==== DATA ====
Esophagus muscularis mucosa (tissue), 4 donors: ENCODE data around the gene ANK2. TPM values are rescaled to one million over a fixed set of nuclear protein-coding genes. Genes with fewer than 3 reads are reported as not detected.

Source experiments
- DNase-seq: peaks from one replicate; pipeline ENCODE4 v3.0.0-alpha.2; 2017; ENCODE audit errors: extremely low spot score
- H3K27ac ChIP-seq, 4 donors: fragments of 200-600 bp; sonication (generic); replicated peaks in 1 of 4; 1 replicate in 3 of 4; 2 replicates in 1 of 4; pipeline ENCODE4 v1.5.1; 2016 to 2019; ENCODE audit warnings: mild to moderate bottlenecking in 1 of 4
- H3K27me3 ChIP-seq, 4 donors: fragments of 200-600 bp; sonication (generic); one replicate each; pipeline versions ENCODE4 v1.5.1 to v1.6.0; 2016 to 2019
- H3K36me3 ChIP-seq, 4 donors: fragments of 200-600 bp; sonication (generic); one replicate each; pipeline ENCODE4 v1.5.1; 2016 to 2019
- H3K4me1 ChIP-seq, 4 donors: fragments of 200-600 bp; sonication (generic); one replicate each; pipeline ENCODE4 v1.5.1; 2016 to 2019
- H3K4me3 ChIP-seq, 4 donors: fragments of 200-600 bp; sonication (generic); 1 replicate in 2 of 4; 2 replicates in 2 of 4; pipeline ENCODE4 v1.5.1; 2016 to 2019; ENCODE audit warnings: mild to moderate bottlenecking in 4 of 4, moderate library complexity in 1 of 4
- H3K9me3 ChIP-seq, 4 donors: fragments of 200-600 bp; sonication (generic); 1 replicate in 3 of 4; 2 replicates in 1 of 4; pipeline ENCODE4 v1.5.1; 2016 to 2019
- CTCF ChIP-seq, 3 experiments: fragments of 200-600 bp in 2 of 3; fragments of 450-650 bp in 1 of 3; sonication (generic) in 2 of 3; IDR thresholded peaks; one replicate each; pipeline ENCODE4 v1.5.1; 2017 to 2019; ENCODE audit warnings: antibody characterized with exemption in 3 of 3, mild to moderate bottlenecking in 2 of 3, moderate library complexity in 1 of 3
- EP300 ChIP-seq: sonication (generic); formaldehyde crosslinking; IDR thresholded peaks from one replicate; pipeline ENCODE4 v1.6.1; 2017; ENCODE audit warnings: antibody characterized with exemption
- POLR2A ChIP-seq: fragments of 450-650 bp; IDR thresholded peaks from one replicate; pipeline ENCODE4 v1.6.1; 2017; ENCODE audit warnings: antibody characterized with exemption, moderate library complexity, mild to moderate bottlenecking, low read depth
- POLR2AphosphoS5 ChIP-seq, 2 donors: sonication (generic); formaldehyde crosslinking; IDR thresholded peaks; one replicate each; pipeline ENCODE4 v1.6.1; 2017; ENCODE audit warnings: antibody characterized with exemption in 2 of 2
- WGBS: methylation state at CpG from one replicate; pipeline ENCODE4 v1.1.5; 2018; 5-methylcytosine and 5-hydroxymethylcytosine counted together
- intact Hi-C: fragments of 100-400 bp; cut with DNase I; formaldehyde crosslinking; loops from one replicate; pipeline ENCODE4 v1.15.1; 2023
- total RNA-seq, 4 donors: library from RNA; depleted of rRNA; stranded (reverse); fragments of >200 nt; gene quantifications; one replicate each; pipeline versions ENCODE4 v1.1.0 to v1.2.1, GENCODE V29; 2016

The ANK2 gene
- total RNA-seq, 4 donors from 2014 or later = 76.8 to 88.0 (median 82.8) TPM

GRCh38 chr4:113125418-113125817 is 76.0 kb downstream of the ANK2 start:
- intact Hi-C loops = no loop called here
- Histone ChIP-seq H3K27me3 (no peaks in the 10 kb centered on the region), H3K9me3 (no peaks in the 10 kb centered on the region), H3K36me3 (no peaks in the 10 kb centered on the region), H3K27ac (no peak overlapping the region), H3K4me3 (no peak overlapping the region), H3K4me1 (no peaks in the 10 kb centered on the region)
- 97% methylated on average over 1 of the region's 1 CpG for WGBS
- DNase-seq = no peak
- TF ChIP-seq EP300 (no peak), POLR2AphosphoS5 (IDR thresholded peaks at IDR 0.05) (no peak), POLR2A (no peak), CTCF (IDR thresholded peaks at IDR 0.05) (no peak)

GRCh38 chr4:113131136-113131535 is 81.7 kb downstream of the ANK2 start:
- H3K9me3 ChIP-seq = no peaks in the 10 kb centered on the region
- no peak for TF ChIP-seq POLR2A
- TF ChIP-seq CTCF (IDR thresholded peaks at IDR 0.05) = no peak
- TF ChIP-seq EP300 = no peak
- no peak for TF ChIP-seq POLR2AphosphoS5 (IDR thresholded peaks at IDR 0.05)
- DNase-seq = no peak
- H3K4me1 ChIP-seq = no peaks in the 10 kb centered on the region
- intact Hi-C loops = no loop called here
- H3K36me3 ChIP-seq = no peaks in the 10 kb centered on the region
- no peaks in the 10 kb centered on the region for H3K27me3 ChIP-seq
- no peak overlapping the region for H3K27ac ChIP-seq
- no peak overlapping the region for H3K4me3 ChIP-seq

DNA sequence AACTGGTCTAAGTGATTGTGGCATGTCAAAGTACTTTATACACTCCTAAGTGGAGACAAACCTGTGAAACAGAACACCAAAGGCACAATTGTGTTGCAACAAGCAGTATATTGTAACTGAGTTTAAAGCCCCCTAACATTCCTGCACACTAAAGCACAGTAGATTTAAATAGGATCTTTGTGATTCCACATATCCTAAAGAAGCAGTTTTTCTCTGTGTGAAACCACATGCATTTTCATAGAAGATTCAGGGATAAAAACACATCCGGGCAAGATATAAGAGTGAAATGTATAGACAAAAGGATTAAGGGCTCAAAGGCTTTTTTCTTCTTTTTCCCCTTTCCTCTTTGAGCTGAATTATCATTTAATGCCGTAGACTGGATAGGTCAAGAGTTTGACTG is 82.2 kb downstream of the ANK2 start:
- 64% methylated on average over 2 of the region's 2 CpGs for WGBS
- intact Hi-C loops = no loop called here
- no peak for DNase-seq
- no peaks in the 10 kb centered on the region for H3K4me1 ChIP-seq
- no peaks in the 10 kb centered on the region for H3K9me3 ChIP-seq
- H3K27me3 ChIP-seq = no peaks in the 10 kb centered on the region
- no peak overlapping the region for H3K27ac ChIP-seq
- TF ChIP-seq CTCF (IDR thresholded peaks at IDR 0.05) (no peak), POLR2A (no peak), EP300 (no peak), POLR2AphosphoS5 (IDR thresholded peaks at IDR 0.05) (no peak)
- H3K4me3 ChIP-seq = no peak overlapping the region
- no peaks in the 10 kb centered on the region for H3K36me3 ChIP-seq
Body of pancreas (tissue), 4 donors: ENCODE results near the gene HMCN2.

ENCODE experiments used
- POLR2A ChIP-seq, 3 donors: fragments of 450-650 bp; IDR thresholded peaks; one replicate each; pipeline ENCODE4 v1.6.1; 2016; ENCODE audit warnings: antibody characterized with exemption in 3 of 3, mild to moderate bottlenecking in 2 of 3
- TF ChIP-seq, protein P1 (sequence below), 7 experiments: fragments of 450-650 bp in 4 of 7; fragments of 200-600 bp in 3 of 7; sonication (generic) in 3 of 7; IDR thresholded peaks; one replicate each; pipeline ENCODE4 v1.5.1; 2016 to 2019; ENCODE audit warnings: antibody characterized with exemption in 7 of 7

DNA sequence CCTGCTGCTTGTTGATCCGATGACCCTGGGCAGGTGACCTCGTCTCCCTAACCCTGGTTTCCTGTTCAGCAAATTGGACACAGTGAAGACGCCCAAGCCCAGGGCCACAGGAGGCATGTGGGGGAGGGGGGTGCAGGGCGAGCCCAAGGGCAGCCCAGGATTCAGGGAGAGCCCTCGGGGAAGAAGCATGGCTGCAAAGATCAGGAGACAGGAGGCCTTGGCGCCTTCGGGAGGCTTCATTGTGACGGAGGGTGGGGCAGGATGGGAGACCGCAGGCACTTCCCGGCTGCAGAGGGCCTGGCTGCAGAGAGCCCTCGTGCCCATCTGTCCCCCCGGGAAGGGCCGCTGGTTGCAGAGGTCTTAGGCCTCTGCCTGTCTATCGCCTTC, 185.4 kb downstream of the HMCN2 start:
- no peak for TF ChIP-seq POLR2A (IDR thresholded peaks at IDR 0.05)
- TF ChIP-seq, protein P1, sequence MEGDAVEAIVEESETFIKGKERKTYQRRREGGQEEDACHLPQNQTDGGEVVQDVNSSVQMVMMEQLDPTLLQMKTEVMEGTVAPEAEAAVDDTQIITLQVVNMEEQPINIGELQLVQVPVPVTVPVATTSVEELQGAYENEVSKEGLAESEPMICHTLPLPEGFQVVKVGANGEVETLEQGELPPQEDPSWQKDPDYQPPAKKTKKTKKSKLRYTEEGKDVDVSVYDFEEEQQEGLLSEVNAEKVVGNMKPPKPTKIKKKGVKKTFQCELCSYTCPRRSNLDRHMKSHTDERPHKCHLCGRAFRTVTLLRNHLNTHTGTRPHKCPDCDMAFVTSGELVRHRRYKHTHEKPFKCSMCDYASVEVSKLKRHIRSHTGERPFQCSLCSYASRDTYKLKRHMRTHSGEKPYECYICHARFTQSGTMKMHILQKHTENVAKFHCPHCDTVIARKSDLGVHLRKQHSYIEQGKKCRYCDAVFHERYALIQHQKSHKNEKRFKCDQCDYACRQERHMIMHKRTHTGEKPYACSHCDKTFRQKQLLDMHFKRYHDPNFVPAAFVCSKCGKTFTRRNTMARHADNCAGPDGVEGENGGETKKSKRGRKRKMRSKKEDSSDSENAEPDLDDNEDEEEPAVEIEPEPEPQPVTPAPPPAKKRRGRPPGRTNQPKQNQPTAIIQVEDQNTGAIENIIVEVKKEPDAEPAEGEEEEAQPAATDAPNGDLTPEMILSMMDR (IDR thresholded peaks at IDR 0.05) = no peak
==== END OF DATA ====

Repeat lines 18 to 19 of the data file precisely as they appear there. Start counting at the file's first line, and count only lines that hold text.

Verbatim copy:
- total RNA-seq, 4 donors from 2014 or later = 76.8 to 88.0 (median 82.8) TPM

GRCh38 chr4:113125418-113125817 is 76.0 kb downstream of the ANK2 start: